Blog Post #2: Steelheart Backstory

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Amaya Baca


Ms. Rhodehouse

September 6, 2017

Steelheart Backstory

“What kind of lame name is Steelheart? It’s about as intimidating as my left pinky toe!” laughed the prettiest girl in the class.

Young Steelheart looked away, embarrassed. It wasn’t his fault he inherited the name from his mother’s mother. He’d have to start telling a more interesting story of his namesake if he wished to survive another year at this wretched elementary school.

The first few weeks of Steelheart’s fifth grade experience were comparable to slipping in the shower on your birthday. Unenjoyable, worth crying over, but also hardly memorable or life-changing. He trudged through each day trying to learn, have fun, and be a normal student, but for some reason unknown to him, Steelheart was simply hated and picked on by everyone. His teacher would often make a fool out of him just for the sake of it. Even Steelheart’s best friend acted like a jerk to Steelheart, and was really only friends with him because Steelheart was beginning to grow in size and strength, maybe even into a potential bodyguard for the playground. Ah, but Steelheart’s classmates were the worst of all. Calling them bullies  would be an understatement. They were basically giant, poisonous, bird-eating snakes with number 2 pencils and over-sized backpacks. Steelheart grew into his name because of those classmates and their cruel words. Not only did Steelheart learn to close off his emotions and harden his heart, but his body also began to physically form a heart of steel.

Little did those other kids know, that every time they bullied, outed, or hurt Steelheart, his body literally strengthened and developed more powerful than humanly reasonable. Now some say that what doesn’t kill you makes you stronger, and that certainly was the case for Steelheart, but maybe not for the better. He used his traumatizing memories of his younger years to build himself up into a destroyer.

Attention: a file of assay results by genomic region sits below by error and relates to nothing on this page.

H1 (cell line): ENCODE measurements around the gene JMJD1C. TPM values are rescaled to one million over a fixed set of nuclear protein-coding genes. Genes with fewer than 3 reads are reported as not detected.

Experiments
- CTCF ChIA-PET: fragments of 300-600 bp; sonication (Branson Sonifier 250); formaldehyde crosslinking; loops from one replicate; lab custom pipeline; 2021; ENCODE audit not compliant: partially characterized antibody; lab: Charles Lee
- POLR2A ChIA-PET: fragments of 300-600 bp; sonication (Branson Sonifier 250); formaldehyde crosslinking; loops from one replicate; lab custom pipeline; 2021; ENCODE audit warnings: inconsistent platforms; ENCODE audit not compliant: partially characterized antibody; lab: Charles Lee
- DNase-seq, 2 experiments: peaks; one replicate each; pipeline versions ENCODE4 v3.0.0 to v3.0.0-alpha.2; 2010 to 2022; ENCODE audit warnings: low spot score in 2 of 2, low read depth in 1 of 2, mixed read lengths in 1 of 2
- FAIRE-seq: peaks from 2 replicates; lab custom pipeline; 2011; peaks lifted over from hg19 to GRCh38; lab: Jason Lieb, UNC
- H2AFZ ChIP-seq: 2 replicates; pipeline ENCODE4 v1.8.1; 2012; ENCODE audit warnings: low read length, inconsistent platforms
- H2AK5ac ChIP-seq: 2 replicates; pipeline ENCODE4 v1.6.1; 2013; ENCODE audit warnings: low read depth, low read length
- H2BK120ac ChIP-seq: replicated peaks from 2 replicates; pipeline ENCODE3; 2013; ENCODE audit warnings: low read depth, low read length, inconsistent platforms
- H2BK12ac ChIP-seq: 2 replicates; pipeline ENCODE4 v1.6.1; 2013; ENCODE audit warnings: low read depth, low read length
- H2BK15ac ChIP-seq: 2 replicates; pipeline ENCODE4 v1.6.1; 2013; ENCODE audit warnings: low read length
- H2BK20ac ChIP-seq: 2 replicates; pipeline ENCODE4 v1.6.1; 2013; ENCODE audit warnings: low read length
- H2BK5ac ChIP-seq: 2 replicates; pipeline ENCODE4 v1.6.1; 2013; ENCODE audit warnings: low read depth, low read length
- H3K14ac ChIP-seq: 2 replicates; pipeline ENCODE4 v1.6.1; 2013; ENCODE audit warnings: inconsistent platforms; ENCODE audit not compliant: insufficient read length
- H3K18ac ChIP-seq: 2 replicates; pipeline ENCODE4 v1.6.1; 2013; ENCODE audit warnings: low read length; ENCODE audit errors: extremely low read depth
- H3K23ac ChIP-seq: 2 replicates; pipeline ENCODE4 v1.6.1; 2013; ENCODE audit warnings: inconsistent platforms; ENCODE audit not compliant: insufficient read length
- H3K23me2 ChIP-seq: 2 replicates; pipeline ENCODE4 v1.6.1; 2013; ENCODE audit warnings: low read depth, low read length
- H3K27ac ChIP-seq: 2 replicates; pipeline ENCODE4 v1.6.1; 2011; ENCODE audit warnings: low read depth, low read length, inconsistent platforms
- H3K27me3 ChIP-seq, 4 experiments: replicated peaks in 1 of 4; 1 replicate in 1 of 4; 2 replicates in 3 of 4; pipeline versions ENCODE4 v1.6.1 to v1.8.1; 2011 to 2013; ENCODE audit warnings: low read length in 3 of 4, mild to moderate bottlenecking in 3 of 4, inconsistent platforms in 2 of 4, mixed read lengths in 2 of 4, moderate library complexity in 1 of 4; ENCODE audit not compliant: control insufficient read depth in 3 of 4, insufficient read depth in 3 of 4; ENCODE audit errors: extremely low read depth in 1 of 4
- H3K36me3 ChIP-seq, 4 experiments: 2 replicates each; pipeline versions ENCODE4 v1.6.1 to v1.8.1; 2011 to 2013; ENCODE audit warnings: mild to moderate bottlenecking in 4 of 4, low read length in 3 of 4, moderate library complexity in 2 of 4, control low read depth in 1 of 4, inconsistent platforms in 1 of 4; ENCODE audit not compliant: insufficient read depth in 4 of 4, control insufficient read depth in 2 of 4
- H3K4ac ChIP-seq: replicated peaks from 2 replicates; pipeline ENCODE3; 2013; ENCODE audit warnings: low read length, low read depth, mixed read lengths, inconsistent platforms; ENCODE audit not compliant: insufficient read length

Book Show & Tell #1: The Help

This summer I read The Help by Kathryn Stockett. It was about the relationships between the people of Jackson, Mississippi during the 1960s. The book was set in three different perspectives, two black women, and one white woman. The story was about how the white woman sort of aligned with many of the black maids in town to raise awareness and attention towards rascism by writing a book. The Help also told of the everyday lives of the black maids as they worked in the homes of white families. It also told of the white woman’s view on the lives of those around her.

I enjoyed the book because of its humor, and because it was interesting to learn about what life was like for a variety of people in the south sixty years ago. I would recommend this book to any of my peers because it’s entertaining, and I feel that it would help my classmates gain a better understanding of life during a different time and place.

Blog Post #1: Me!

As a reader, I am a fangirl. I first learned to read at an unusual time of one’s life, I was but a kindergartener. I spent most of my days devoring books such a Junie B. Jones, as well as The Spiderwick Chronicles. I typically enjoy reading on the left side of my gray couch in the furthest room on the northeasten side of the downstairs part of my mom’s house. These days I find myself rereading the Harry Potter series inbetween other fantasy or dystopian novels. I like to read many books at once because it helps me get through more books faster.